Crescent Lake National Wildlife Refuge

Fish and Wildlife Service, Nebraska.

Crescent Lake National Wildlife Refuge was established in 1931, and is located 28 miles north of Oshkosh, Nebraska in Garden County. It is administered by the U.S. Fish & Wildlife Service and is within the Central Flyway. This little known refuge is located in the Nebraska panhandle and is within the largest continuous sand dune area in the United States. The grass covered dunes were created from the wind blown sands of an ancient sea.

The Refuge is governed in part by the National Wildlife Refuge System (NWRS) Improvement Act of 1997. The NWRS Improvement Act defines a unifying mission for all refuges, including a process for determining compatible uses on refuges, and requiring that each refuge be managed according to a Plan. The NWRS Improvement  Act expressly states that wildlife conservation is the priority of System lands and that the Secretary shall ensure that the biological integrity, diversity, and environmental health of refuge lands are maintained. Each refuge must be managed to fulfill the specific purposes for which the refuge was established and the System mission. The main priority of each refuge is to conserve, manage, and if needed, restore fish and wildlife populations and habitats according to its purpose. 


The Refuge contains 1,076 acres of designated Research Natural Areas (Goose Lake and Hackberry Units), and also a proposed Wilderness Area of 24,502 acres which encompasses the eastern half of the Refuge.

Habitat types on the Refuge are sub-irrigated meadows (4,126 acres); uplands (33,014 acres), and wetlands (8,709 acres) which include 21 lakes and numerous small wetlands. Sub-irrigated meadows occur in-between the dunes where the groundwater is close enough to the surface to allow plant roots to reach it. The constant supply of water allows greater numbers of plants to grow more abundantly. Uplands are "high ground" elevated above wetlands, streams, etc. and are generally dry. Wetlands are areas where water covers the soil, or is present either at or near the surface of the soil all year or for varying periods of time during the year, including during the growing season.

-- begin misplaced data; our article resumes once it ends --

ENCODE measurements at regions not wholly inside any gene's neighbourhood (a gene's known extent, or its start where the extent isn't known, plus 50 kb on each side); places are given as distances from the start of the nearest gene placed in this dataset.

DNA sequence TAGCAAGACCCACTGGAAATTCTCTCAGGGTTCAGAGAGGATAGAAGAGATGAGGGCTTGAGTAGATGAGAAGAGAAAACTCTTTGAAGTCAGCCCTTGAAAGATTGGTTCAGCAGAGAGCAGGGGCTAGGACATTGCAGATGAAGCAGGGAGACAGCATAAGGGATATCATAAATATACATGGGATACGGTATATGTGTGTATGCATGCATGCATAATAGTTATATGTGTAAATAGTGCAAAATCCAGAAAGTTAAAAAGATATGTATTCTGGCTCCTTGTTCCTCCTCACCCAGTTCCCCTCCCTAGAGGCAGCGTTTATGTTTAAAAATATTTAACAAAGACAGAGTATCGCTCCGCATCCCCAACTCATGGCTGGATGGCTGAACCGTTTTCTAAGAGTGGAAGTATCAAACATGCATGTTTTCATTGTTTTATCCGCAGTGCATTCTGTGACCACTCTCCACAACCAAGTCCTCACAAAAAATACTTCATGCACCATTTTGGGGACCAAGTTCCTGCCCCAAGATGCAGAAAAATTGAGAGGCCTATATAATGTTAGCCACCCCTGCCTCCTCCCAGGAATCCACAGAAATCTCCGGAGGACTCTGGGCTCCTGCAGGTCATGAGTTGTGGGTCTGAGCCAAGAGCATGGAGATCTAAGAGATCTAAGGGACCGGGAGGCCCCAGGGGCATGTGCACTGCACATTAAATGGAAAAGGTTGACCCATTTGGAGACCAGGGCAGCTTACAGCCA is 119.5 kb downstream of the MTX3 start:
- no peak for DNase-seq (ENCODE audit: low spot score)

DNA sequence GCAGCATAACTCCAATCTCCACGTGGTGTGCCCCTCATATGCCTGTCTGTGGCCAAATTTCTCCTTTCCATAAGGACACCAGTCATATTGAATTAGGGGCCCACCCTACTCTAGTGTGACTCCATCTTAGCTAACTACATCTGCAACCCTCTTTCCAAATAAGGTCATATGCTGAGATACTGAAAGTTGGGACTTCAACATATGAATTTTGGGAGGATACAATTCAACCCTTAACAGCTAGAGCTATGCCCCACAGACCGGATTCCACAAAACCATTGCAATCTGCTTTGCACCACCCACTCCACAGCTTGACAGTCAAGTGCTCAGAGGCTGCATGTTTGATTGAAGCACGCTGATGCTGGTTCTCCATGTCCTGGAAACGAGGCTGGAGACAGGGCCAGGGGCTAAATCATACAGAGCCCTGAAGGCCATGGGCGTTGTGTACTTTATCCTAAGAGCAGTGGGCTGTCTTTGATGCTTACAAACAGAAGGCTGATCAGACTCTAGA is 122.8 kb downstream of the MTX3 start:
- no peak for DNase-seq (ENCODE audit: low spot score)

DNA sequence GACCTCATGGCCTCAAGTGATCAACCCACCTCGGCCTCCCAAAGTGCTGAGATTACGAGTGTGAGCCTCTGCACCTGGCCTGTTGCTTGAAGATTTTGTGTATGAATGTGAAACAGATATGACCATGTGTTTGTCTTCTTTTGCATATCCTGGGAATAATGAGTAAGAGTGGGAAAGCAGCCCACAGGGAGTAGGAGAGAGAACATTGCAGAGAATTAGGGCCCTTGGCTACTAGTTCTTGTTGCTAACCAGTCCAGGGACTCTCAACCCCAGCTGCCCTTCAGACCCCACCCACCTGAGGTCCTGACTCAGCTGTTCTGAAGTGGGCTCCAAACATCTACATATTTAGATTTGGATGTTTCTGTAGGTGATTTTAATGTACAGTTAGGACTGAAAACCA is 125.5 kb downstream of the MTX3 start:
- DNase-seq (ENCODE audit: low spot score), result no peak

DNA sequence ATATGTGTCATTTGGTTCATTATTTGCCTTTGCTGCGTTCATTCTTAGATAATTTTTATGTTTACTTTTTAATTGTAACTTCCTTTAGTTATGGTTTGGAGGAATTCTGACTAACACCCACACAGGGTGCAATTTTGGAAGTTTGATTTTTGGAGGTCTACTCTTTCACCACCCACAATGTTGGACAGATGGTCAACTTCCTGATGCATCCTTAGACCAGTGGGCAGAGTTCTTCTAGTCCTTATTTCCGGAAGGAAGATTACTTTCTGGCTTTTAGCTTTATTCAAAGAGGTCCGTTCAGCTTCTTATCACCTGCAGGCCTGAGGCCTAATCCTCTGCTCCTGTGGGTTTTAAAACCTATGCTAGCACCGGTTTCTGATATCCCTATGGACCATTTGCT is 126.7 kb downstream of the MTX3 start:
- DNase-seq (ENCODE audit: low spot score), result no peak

The Sandhills are within a wide transitional zone called the mixed-grass prairie, which lies between tallgrass prairie to the east and short grass prairie to the west. Although precipitation is typical of the semi-arid mixed-grass prairie, the Sandhills are characterized by "climax", tallgrass species. The climax stage is reached when the final community becomes more or less stabilized for a longer period of time and species can maintain themselves within the climate of a given area. 

Nearby Activities


To enter from the south, go north from Oshkosh, NE on West Second Street for 28 miles. Follow Refuge signs along this route.

From Alliance, NE, go east on State Highway 2 to about one quarter mile east of Antioch. Go south, following Refuge signs.

From Ellsworth, go west on Highway 2 about 8 miles then go south, following Refuge signs.

Plan to drive about an hour after leaving highways from the north or south.

Please click here for general Refuge location.

Additional Information

Photo Gallery